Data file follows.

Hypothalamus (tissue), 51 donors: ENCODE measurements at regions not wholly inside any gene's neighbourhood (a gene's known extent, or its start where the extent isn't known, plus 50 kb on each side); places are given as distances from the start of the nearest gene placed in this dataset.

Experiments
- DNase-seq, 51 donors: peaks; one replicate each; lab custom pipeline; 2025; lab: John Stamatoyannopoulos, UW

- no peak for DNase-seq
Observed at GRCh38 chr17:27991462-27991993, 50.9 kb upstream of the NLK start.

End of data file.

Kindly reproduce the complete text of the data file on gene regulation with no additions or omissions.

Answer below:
Hypothalamus (tissue), 51 donors: ENCODE measurements at regions not wholly inside any gene's neighbourhood (a gene's known extent, or its start where the extent isn't known, plus 50 kb on each side); places are given as distances from the start of the nearest gene placed in this dataset.

Experiments
- DNase-seq, 51 donors: peaks; one replicate each; lab custom pipeline; 2025; lab: John Stamatoyannopoulos, UW

- no peak for DNase-seq
Observed at GRCh38 chr17:27991462-27991993, 50.9 kb upstream of the NLK start.